Rather, I cut more material about the weaknesses of populism, whether deployed by Beto or others.

For example, in the original discussion that led to me writing the column, I had noted that Tucker Carlson’s recent critique of modern capitalism was largely devoid of any actual policy, and that by his own admission, Carlson was “just asking questions.” And that as the Federalist’s publisher, Ben Domenech, pointed out in his newsletter (The Transom), when Carlson got specific on the issue of marijuana decriminalization, he got it backward: it was not an issue driven by elites (at least not by political elites). Similarly, while the column has a Big Lebowski-inspired joke about President Trump’s desired border wall, I would up skipping a bit about the wall not really being the top priority for immigration hawks in the policy sphere.

Unfortunately, as much as I like that bit, it tended to break the flow of the argument. This is what writers mean when they talk about “killing their darlings.”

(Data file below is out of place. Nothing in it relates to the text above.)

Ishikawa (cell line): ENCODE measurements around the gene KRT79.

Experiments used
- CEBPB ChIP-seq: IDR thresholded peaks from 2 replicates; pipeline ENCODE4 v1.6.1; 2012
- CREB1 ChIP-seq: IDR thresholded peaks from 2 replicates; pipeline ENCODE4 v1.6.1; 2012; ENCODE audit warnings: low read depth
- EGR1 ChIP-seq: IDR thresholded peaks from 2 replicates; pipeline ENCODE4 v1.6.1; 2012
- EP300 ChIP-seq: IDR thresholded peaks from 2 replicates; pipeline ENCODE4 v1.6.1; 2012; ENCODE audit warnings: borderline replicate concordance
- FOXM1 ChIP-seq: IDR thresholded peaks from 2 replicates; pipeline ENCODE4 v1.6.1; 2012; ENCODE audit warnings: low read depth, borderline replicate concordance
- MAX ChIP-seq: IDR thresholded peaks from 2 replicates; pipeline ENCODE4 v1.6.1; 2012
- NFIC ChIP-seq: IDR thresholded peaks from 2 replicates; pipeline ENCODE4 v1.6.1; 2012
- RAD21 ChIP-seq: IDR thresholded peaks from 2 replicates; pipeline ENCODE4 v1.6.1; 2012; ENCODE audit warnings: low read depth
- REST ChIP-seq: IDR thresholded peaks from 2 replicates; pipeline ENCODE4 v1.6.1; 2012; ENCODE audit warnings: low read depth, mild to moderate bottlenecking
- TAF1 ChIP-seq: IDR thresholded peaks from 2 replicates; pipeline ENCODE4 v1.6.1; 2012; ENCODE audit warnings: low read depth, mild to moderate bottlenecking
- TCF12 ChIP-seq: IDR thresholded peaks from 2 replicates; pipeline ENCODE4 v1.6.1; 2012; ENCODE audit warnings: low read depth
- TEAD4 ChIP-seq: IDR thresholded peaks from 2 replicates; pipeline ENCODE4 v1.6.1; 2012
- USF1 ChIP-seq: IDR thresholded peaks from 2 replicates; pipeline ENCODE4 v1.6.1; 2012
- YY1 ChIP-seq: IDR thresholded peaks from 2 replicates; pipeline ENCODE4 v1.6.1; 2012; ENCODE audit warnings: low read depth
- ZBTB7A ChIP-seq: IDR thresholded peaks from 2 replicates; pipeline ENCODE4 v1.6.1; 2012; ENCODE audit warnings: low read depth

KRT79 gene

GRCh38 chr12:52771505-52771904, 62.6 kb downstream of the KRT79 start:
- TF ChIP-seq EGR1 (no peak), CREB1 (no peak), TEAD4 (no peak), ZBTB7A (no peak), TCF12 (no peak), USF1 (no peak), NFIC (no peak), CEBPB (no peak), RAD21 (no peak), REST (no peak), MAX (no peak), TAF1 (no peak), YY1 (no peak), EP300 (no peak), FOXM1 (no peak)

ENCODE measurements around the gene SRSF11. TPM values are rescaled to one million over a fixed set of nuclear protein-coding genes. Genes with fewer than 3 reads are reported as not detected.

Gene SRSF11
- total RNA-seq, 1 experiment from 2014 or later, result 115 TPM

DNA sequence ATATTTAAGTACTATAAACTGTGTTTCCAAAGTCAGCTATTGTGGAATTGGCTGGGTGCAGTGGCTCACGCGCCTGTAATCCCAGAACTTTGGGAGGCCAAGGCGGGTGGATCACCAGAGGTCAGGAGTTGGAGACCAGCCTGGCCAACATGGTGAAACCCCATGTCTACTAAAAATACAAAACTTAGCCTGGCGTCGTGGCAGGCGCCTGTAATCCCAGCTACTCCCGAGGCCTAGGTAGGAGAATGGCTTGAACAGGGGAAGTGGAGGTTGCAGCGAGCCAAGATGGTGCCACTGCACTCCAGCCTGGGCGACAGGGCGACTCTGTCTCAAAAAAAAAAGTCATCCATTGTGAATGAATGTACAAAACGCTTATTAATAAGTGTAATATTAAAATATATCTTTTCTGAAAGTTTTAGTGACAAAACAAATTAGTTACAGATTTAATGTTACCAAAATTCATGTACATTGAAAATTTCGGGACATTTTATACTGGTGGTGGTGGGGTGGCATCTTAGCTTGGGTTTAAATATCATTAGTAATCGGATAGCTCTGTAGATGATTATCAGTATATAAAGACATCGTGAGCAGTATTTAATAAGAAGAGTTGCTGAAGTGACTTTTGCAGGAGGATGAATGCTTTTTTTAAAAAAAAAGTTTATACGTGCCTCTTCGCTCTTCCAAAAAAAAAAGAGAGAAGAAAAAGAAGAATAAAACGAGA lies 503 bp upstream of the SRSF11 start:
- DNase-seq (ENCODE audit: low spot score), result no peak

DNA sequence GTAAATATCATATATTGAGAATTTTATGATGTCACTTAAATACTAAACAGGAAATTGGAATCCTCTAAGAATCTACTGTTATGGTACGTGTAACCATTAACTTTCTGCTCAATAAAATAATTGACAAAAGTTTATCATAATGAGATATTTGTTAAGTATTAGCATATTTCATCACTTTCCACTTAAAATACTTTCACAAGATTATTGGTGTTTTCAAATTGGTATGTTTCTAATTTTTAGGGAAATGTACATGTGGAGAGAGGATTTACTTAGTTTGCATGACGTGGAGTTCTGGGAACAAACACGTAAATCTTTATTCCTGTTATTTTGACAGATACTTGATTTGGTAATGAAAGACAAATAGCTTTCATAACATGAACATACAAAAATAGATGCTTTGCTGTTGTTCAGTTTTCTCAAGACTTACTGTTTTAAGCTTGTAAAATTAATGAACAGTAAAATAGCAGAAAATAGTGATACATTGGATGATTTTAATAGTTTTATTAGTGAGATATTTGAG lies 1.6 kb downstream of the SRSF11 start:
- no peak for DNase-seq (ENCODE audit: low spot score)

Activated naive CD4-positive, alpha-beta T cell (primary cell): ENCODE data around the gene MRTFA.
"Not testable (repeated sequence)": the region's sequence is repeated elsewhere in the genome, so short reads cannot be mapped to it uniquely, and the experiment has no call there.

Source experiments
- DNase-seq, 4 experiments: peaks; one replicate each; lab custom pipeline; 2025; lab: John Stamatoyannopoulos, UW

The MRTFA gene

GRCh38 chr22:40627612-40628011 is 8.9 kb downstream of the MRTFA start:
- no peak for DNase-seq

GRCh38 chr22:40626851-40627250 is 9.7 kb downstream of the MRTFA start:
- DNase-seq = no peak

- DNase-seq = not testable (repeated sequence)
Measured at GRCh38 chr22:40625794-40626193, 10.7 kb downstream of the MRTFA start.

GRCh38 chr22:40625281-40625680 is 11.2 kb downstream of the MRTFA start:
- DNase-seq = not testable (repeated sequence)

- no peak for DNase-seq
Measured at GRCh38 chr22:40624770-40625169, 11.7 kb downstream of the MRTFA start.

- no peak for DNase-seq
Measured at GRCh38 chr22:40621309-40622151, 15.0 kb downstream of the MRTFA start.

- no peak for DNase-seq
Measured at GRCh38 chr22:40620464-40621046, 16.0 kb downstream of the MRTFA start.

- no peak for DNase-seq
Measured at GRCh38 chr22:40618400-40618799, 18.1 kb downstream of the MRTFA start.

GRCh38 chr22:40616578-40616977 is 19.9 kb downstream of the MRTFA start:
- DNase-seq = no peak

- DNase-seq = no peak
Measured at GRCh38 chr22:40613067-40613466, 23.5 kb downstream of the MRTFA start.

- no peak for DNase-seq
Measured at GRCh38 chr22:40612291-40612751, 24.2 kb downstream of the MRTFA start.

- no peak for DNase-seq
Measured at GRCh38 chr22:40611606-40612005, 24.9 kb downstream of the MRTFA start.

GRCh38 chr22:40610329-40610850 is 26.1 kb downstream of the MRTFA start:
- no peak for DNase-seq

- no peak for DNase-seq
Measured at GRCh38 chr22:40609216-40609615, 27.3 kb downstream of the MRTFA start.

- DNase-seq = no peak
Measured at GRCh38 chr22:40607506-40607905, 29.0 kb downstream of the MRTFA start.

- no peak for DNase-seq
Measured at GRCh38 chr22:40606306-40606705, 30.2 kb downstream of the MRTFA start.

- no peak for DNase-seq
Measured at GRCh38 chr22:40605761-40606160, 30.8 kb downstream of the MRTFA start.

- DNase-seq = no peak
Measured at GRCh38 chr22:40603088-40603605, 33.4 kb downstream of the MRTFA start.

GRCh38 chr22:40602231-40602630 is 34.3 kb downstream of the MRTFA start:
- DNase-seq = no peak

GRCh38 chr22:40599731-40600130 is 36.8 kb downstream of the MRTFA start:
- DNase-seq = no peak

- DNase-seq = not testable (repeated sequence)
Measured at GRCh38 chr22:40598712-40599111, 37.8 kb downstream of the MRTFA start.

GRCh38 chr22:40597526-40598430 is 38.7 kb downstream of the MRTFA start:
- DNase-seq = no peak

I also wound up cutting more about the attacks on Beto from the Bernie Sanders types, including that Beto squirms about being labeled “progressive” and never joined the progressive caucus in the House. To the contrary, he belonged to a caucus that was more of a Clintonite, “third way” sort of group. The degree to which Beto and others (notably Kamala Harris) decide to embrace the democratic socialist agenda will probably be one of the major stories of the Dems’ 2020 presidential nomination, but it’s a story for another column.

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Walking Away From the Women’s March: Liner Notes